by Sheena C. Howard, from Fulcrum Publishing. Review copy provided by NetGalley.
I cannot express how needed and necessary this book is, and how much that will continue over the years. In addition to our shelves of graphic novels and rows of long boxes, most comic readers also have a sub section devoted to the history of the medium. Comics is still a niche interest and has come close to extinction numerous times. Fans already have a mindset that the creators and the history needs to be saved before it is lost. Well, get ready fan boys, because the creators and history of Black comics has been even more disrespected and slighted. This book is an eye opener for writers, artists, editors, and the characters they created. I’ve been reading and studying comics for over 30 years and most of this book was brand new information to me. I came out of this book with pages after pages of who and what I want to read next.
Creators that had to hide they are/were Black. Characters that were hugely popular but kept to the Black newspapers or not displayed on the magazine racks in the white part of town. I was amazed by how many of these stories have always been out there, have existed my entire life, but never crossed my path before. This isn’t discovering one new book, one new artist, this is like discovering an entire other planet worth of content.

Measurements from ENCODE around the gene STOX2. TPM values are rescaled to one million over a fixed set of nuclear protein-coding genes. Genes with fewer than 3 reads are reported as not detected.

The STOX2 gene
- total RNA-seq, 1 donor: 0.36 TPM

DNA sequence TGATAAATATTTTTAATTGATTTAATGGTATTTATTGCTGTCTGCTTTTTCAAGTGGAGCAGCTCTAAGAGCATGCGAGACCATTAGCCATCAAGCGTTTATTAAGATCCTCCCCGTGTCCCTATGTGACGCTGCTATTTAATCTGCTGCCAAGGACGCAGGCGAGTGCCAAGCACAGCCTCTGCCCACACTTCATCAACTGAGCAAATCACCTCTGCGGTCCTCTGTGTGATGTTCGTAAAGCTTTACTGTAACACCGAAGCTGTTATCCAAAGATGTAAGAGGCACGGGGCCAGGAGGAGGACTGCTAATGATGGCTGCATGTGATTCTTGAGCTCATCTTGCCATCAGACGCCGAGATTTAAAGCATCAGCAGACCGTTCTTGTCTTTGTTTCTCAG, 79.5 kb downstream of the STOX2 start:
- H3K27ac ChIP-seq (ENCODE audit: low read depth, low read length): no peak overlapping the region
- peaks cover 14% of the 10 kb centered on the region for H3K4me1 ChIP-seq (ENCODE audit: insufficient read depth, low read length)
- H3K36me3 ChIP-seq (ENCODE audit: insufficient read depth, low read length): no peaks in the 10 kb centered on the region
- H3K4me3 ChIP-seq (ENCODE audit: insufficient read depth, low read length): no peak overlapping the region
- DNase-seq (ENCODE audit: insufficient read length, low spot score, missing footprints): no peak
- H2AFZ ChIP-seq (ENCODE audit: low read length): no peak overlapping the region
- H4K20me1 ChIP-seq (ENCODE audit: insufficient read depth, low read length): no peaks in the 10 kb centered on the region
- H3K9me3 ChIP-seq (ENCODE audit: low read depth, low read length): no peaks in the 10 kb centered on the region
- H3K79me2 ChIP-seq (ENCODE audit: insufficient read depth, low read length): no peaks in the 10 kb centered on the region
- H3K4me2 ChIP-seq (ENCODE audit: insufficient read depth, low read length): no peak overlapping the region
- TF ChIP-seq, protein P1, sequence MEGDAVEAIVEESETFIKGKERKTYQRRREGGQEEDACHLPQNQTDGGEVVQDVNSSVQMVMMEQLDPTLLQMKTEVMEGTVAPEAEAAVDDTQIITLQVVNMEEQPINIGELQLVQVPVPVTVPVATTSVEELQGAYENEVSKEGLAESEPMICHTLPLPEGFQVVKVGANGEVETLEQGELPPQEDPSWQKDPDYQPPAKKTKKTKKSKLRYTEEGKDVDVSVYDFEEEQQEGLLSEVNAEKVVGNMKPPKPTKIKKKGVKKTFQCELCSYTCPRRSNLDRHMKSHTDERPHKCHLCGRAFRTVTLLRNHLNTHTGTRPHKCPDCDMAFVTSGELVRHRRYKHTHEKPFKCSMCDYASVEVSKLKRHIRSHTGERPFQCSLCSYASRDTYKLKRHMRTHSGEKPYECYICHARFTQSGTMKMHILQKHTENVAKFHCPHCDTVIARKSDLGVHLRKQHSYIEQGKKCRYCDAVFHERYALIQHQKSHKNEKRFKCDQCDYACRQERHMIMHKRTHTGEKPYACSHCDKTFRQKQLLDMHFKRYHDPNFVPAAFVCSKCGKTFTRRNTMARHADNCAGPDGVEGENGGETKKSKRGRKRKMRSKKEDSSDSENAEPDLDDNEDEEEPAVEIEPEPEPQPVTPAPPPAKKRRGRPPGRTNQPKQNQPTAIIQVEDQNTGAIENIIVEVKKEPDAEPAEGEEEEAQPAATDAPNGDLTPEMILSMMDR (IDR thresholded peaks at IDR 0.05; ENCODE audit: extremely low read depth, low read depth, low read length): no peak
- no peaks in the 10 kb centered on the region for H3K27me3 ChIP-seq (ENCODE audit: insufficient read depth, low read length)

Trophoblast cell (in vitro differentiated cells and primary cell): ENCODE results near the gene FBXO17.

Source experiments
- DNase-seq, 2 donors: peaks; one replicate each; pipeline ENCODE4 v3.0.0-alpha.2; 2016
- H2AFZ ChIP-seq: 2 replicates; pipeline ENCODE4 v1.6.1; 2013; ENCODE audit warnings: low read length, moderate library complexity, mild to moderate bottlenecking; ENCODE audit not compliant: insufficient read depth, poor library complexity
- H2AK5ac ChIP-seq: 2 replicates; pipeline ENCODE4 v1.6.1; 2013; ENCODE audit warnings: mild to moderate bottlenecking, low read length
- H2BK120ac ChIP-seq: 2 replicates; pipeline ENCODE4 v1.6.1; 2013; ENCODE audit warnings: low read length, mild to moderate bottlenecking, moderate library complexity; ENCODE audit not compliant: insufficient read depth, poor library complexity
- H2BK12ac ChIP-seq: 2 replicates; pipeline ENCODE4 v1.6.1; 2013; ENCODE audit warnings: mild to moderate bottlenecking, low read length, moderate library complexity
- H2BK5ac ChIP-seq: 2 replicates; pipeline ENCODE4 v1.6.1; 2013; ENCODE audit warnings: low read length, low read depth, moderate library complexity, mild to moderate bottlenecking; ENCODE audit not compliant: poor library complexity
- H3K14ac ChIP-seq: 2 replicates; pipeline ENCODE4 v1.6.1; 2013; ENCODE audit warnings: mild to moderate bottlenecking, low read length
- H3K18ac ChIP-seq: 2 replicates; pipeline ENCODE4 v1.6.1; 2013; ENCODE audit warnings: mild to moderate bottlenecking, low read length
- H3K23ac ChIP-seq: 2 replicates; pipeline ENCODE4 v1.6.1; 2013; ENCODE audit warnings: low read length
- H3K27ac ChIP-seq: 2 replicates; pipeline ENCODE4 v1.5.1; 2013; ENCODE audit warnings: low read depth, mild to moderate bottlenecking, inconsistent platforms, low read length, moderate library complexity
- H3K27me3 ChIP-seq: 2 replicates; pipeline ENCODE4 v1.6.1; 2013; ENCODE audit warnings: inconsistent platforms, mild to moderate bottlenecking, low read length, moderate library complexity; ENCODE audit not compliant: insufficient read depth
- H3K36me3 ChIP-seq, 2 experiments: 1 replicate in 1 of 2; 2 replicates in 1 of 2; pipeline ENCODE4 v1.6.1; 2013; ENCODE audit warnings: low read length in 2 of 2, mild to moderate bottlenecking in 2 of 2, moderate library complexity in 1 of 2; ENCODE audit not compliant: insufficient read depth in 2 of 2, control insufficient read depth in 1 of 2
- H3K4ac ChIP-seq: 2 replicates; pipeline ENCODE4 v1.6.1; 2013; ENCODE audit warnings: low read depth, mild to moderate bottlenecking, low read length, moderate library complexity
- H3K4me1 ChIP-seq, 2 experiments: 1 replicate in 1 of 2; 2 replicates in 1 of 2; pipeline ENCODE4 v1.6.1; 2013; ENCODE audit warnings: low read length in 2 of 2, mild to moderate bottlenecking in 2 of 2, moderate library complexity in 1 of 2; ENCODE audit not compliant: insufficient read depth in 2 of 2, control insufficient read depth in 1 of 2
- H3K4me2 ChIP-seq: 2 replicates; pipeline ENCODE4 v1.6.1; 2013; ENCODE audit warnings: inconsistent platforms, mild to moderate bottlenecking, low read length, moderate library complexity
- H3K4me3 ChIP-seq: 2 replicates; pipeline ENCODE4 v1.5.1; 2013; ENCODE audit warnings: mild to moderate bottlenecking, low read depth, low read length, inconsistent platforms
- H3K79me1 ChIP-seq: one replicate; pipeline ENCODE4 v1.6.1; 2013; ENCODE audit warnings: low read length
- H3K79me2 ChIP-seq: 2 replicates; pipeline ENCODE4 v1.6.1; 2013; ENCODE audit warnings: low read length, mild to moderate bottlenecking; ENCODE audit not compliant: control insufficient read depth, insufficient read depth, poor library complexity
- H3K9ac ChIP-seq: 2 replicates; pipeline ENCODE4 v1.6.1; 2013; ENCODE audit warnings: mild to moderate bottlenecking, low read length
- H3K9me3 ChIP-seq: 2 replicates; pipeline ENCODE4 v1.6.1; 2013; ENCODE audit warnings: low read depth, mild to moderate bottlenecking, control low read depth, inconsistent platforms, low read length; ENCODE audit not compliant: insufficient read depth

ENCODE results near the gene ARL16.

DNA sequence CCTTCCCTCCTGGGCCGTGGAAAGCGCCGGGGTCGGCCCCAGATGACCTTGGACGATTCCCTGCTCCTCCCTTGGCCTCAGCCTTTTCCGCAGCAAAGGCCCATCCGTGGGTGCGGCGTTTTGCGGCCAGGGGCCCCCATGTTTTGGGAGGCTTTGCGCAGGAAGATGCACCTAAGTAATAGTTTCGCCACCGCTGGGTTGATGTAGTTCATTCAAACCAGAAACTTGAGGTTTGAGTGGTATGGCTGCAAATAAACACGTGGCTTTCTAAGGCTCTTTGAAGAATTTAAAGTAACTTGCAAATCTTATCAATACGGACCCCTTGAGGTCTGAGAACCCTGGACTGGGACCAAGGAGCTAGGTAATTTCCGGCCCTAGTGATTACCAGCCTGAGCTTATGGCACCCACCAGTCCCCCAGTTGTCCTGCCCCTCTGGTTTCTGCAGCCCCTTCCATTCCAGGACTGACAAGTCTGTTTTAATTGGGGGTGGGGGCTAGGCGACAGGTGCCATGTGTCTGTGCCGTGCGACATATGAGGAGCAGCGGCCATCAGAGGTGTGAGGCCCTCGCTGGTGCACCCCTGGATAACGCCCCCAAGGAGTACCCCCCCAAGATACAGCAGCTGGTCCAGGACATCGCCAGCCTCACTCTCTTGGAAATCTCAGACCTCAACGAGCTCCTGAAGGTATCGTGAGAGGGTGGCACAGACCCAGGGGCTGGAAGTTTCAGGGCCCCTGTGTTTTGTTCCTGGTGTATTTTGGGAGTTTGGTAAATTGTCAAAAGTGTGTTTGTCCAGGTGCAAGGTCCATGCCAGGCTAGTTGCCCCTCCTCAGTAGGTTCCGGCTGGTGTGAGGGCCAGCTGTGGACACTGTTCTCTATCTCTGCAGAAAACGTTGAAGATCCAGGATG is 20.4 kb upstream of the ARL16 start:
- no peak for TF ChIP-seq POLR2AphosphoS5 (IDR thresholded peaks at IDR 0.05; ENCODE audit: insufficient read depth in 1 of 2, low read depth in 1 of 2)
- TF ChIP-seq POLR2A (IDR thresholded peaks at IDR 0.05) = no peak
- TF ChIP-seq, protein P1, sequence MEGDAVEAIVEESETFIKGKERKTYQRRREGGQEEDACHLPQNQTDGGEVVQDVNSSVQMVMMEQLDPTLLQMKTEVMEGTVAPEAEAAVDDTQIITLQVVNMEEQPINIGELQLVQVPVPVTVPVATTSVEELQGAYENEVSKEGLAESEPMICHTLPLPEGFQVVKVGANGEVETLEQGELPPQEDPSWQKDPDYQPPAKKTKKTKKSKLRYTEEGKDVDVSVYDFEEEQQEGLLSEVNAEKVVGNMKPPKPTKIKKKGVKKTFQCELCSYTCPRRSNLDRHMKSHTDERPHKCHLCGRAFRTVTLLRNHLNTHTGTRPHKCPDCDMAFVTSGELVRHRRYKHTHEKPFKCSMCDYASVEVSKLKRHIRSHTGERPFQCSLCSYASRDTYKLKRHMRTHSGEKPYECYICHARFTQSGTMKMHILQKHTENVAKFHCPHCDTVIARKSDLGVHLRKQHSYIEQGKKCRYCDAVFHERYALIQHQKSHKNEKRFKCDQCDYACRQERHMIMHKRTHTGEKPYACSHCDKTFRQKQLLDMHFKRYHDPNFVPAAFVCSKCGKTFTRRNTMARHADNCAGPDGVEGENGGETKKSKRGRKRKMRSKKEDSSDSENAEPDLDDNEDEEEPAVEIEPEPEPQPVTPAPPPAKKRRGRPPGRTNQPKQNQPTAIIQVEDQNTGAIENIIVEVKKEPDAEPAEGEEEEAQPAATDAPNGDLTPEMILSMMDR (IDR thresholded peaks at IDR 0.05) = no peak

By all means, buy this book, sit down and read every page. Don’t skim for what is familiar. I learned so much on every page and I would guarantee every other reader will have the same experience. The people I learned about and became the most interested in will not be the same for any other reader. Brandon Easton’s ShadowLaw. Orrin Cromwell Evans and All Negro Comics, the first comic written and drawn by Black artists in 1947. Bertram Fitzgerald and Golden Legacy comics, plus the tie-in with Coca-Cola. Vernon Grant’s A Monster is Loose in Tokyo, possibly the first American artist to use the Japanese manga style. Did you know Krazy Kat, one of the first comic strips to be taken as serious and intellectual – showing that this can be an art form – was created by a Black man, George Herriman.
Joseph Illidge and Solarman. Jay Jackson worked for the Chicago Defender, an African American newspaper, and helped preserve the history of Black cartoonists while looking through the Defender’s archives. John Jennings The Hole: Consumer Culture a scifi story about the buying and selling of a group’s culture. “Scifi” indeed.
Jackie Ormes’s Torchy! This is the biggest omission from popular culture. The first African American woman cartoonist. Successful strip. And so popular her work leads to the “first upscale African American doll, Patty-Jo in 1947.
If I keep going I’ll repeat the entire book. A book I will look at again and again. A book that will inspire many future pieces. A book that already has me digging through libraries and archives to find more works from the names mentioned within. It also makes me wonder what else is left unrecognized by white culture. LBGT, Asian, Hispanic, Native, and more and more.
This is more than an Encyclopedia. It’s a giant foundation upon which other works of research and inspired creations will be built.